This story goes back to my sophomore or junior year in high school. For context, my parents didn’t go to church, but on Sunday mornings, beginning when I was about 8 years old, dropped me off to go to Sunday School at a little Calvinistic theology church in a small town of about a couple hundred people. I am guessing that about 70 went to this church. I was dropped off just before then end of the regular service, so sometimes I was there early enough to hear the elderly pastor yell something to make a point. I would go to Sunday School, and afterward go to the diner about 2 blocks away, meet my dad, and went home. Between my freshman and sophomore years in high school, I came to faith in Jesus, and started going to the worship service. Almost the same time as my becoming a Christian, the elderly pastor passed away. Since this church was so small that it couldn’t afford to hire a pastor for the amount traditional in that denomination, the replacement was a young man who just finished last in the seminary class. Somehow, he was just the right person to cross my life at that time.
One of the things he did was take over the Sunday School class that could be described as 7th grade through young adult. Somewhere along the line, he must have picked up the idea that persons in that church really didn’t buy into the Calvinistic idea, not held by most parts of the Christian faith, that infant baptism was correct theology. One Sunday, he asked how many of the dozen or so persons in that class agreed with this idea. One has to get the context that some of the “students” were believers, and some were probably there only because their parents were there. I was sitting in the front row. As I knew that to agree was the correct answer, but I wasn’t too confident in it being correct, I raised my arm about halfway, and shook my hand in a quivering fashion to indicate unsure. I was to later find out that no one else raised their hand at all.
Given that, the pastor taught us for the next three weeks on this idea, and then asked us again. For anyone unfamiliar, this idea is based on Calvin’s idea that infant baptism was the New Testament equivalent to circumcision. While there is a general principle in scripture that things that God did in the physical realm in the Old Testament with the physical chosen people are analogous to things He has done in the spiritual realm in the New Covenant with the new chosen people, the church, infant baptism isn’t a spiritual thing, and doesn’t align. At 16, I understood that. As such, I didn’t raise my hand and neither did anyone else. In the rest of the time I was around him, that subject wasn’t brought up again.
The point here is that there are different points in different “churches” that don’t line up with scripture, and for those who have desired to serve God by getting in such positions of leadership, they eventually find that part of their getting paid is to defend such points. The easiest way to deal with the situation is to avoid the embarrassing point. Given that they control the agenda, avoiding it is relatively easy, most of the time. A number of years later, before graduating from college, I was considering going to the seminary in that group of churches, even to the degree to applying and getting accepted, but the problem for me was recognizing that part of that job was defending that and a couple of other doctrines that in good conscience I didn’t agree with. For all the struggles I’ve had in my life, going that direction was one of the possible mistakes I didn’t make. It was years before I came to grasp that leadership in the true church is by gifting. There is nowhere in the Bible where God gave to any person, committee or corporation any right to accredit or certify who is a leader. Given how almost all of the world’s organizations operate on a leadership hierarchy, God’s way of appointing leaders by gifting is, by being contrary to the world’s ways, a sign of His hand on His true followers. I might say that, in reality, many gifted persons have gone through the world’s system due to various reasons including assuming that the previous generation of leaders somehow have it correct. Maybe, I just feel this way due to my tendency to have assumed the background behind leaders I have respected must have been valid without realizing that I had not thought it through, or even considered that a problem might have existed.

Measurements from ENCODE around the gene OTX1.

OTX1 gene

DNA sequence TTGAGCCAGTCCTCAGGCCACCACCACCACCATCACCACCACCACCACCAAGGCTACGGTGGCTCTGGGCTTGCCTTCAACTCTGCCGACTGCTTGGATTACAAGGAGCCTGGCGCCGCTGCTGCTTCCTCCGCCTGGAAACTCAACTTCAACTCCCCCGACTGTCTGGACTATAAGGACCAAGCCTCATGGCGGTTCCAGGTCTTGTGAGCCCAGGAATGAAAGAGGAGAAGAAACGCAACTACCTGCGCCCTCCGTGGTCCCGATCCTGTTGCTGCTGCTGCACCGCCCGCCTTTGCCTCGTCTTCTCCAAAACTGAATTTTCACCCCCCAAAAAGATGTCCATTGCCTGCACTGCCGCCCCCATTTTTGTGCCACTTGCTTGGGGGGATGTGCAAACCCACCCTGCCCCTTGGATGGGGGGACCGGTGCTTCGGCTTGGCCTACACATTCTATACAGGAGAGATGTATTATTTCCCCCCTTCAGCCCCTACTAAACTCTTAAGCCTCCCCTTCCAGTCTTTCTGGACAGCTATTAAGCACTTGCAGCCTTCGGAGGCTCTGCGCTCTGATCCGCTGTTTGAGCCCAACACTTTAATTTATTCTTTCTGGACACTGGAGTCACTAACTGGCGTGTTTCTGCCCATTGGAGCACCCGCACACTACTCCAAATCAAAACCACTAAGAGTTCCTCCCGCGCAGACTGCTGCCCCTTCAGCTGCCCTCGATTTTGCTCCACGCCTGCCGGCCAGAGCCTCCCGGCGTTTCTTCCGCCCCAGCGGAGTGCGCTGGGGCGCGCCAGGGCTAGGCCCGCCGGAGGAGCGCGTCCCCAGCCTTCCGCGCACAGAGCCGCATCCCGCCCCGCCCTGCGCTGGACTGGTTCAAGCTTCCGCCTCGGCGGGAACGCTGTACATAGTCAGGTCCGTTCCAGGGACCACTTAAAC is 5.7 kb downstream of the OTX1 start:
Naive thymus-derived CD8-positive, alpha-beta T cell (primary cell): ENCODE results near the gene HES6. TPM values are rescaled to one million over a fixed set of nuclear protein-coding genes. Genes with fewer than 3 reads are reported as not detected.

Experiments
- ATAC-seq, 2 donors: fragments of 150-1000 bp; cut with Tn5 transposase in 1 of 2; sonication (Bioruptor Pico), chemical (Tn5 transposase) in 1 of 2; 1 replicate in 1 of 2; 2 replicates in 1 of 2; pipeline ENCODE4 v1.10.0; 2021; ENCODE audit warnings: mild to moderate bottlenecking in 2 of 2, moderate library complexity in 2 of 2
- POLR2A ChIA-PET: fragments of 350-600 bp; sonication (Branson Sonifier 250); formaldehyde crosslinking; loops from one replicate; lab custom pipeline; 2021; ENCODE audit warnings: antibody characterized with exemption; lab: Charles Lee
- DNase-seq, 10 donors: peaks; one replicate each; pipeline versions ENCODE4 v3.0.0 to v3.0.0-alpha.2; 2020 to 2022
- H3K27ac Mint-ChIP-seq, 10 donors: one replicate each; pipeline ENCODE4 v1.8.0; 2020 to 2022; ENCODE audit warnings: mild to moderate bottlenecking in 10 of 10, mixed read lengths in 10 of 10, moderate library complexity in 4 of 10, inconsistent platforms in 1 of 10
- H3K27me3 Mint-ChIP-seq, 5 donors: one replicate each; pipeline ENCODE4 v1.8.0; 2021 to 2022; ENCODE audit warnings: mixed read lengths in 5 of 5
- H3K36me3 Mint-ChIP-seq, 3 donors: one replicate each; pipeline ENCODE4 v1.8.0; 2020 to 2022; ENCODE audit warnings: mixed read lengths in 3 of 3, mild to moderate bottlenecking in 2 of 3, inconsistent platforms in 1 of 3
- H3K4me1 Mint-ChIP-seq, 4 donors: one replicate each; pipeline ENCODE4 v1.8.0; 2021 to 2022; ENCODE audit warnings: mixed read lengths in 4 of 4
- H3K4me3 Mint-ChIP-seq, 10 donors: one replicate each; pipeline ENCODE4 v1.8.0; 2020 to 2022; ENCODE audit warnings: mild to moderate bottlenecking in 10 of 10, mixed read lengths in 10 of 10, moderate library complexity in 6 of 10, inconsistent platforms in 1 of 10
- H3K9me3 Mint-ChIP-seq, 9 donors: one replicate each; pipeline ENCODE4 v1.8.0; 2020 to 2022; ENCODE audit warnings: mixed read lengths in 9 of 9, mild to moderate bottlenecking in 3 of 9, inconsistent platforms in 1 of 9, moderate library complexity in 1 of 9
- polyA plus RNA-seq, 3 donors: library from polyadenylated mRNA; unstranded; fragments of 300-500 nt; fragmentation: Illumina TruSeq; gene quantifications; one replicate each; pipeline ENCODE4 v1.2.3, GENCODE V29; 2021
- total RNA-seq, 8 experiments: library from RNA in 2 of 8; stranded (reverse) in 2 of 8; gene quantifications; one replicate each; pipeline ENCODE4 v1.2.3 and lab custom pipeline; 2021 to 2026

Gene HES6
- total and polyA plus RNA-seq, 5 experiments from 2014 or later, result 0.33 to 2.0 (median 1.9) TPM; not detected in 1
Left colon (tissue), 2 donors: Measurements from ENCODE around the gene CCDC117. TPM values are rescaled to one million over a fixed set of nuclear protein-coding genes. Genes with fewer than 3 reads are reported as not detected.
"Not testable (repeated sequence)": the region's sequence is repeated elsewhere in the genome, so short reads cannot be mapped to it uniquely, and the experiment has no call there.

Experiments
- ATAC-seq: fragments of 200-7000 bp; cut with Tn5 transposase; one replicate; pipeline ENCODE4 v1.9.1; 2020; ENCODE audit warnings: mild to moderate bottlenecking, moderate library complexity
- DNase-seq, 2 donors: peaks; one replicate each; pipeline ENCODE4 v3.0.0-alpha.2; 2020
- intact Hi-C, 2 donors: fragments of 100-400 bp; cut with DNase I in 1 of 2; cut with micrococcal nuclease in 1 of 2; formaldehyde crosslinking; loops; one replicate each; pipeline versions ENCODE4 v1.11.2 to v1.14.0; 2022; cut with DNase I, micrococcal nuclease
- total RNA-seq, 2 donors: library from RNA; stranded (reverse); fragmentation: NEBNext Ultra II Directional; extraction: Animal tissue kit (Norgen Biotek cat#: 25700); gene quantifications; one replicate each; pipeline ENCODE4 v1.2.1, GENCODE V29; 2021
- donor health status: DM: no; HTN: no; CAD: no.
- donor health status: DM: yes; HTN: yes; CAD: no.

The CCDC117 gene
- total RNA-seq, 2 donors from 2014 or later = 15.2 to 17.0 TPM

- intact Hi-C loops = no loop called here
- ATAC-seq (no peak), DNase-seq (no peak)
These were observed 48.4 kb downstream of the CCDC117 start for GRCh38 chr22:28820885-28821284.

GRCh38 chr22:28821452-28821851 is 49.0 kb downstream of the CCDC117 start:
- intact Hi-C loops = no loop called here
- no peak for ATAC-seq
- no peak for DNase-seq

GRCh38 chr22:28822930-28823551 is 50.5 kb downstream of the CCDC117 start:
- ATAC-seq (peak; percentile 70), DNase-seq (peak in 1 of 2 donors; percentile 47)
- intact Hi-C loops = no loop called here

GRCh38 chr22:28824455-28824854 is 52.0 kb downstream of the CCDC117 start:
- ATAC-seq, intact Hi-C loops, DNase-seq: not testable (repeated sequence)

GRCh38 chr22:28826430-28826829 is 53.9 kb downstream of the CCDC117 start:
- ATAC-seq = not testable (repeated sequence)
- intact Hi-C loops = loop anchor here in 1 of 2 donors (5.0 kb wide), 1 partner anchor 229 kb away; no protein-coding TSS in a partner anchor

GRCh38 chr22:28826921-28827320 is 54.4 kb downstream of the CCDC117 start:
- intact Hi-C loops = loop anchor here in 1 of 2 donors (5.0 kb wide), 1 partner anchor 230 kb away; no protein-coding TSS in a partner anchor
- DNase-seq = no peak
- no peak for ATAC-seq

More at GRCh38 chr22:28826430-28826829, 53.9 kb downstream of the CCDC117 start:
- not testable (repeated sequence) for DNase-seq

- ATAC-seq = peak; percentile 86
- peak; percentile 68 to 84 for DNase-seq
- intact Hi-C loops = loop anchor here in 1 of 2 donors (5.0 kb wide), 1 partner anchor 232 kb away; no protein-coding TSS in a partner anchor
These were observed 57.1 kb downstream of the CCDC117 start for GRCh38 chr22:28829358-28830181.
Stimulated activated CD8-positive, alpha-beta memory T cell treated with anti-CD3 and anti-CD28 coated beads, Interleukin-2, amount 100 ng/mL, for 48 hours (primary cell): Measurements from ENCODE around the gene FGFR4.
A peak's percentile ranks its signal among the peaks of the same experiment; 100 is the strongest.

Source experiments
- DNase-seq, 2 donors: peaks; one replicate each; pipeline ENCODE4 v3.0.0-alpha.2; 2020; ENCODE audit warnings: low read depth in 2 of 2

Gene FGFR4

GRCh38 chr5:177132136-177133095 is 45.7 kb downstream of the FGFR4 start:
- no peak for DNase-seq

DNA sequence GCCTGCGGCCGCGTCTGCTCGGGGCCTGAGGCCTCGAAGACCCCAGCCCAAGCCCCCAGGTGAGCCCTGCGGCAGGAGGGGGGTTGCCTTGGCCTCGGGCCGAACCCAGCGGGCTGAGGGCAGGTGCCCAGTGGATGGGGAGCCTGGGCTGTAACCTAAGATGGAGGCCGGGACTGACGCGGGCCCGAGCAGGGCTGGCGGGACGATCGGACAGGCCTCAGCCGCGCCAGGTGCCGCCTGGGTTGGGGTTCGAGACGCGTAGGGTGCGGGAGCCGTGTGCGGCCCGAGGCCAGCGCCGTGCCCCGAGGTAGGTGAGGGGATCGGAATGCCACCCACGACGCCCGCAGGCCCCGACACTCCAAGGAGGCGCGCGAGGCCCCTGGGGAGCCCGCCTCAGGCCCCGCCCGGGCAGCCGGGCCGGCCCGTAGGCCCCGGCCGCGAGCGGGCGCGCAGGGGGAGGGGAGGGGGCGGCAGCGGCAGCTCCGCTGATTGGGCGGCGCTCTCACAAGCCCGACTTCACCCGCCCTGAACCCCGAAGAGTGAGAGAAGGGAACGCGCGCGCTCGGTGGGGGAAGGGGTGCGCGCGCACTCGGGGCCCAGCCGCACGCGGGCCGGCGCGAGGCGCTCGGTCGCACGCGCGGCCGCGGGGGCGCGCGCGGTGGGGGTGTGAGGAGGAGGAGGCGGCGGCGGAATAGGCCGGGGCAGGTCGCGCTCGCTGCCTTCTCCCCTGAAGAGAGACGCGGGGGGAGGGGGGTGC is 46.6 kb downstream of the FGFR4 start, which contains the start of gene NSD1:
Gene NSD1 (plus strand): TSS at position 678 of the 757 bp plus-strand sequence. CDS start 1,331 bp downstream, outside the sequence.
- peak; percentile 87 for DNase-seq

Let me conclude by giving an example of this. If one was brought up going to an institutional church that had a Sunday School, one heard the story of David and Goliath at a young age. In 1 Samuel 17, it tells that David’s three oldest brothers had gone to war, albeit that the war was not far away. Jesse, David’s father, sent David to bring food to his older brothers and their captain. That is what David is doing there to hear Goliath’s derision, and how the story ensues from there. The point I wish to make is about the little point that is usually passed over in telling this story as it would be told children. Why is David coming up to the area behind the lines with food? Our military provides food, clothing, and equipment necessary to the job of the military. Here is the U.S., since 9/11, it is just about impossible to get on military property without a military pass, an escort from a military person, or, in the case of a “welcome home” celebration, at least being able to say who you are welcoming, and that involves a procedure that differs every time. Now, when one is four to nine years old, those are details one wouldn’t have the experience of life to think of, but, if you hear this story once every two years (the general time frame for covering Bible stories in Sunday Schools), one can easily think one knows this story, and miss the point that this all happened in a culture far away, very different from our own. It is easy to assume one knows all about the familiar.